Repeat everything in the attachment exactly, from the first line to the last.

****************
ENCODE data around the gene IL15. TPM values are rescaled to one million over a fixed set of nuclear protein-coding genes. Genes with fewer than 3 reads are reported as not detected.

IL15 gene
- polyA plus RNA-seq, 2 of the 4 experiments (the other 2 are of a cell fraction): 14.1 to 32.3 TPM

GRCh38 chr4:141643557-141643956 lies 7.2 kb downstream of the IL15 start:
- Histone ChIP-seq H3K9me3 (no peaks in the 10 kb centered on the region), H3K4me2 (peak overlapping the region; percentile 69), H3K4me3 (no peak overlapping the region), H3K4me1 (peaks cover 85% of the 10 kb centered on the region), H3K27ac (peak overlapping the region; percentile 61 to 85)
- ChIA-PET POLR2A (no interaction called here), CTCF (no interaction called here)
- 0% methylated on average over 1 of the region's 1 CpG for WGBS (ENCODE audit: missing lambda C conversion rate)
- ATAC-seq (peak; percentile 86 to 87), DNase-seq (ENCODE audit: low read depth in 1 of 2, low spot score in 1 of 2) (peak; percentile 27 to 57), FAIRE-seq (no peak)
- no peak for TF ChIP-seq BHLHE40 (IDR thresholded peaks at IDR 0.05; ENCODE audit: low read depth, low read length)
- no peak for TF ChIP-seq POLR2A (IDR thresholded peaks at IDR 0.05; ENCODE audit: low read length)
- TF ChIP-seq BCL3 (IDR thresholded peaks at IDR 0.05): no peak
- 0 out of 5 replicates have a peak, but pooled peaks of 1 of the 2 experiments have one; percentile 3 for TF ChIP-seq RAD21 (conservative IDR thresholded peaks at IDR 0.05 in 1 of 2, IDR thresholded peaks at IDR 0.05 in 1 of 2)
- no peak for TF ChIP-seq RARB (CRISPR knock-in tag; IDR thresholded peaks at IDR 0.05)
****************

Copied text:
ENCODE data around the gene IL15. TPM values are rescaled to one million over a fixed set of nuclear protein-coding genes. Genes with fewer than 3 reads are reported as not detected.

IL15 gene
- polyA plus RNA-seq, 2 of the 4 experiments (the other 2 are of a cell fraction): 14.1 to 32.3 TPM

GRCh38 chr4:141643557-141643956 lies 7.2 kb downstream of the IL15 start:
- Histone ChIP-seq H3K9me3 (no peaks in the 10 kb centered on the region), H3K4me2 (peak overlapping the region; percentile 69), H3K4me3 (no peak overlapping the region), H3K4me1 (peaks cover 85% of the 10 kb centered on the region), H3K27ac (peak overlapping the region; percentile 61 to 85)
- ChIA-PET POLR2A (no interaction called here), CTCF (no interaction called here)
- 0% methylated on average over 1 of the region's 1 CpG for WGBS (ENCODE audit: missing lambda C conversion rate)
- ATAC-seq (peak; percentile 86 to 87), DNase-seq (ENCODE audit: low read depth in 1 of 2, low spot score in 1 of 2) (peak; percentile 27 to 57), FAIRE-seq (no peak)
- no peak for TF ChIP-seq BHLHE40 (IDR thresholded peaks at IDR 0.05; ENCODE audit: low read depth, low read length)
- no peak for TF ChIP-seq POLR2A (IDR thresholded peaks at IDR 0.05; ENCODE audit: low read length)
- TF ChIP-seq BCL3 (IDR thresholded peaks at IDR 0.05): no peak
- 0 out of 5 replicates have a peak, but pooled peaks of 1 of the 2 experiments have one; percentile 3 for TF ChIP-seq RAD21 (conservative IDR thresholded peaks at IDR 0.05 in 1 of 2, IDR thresholded peaks at IDR 0.05 in 1 of 2)
- no peak for TF ChIP-seq RARB (CRISPR knock-in tag; IDR thresholded peaks at IDR 0.05)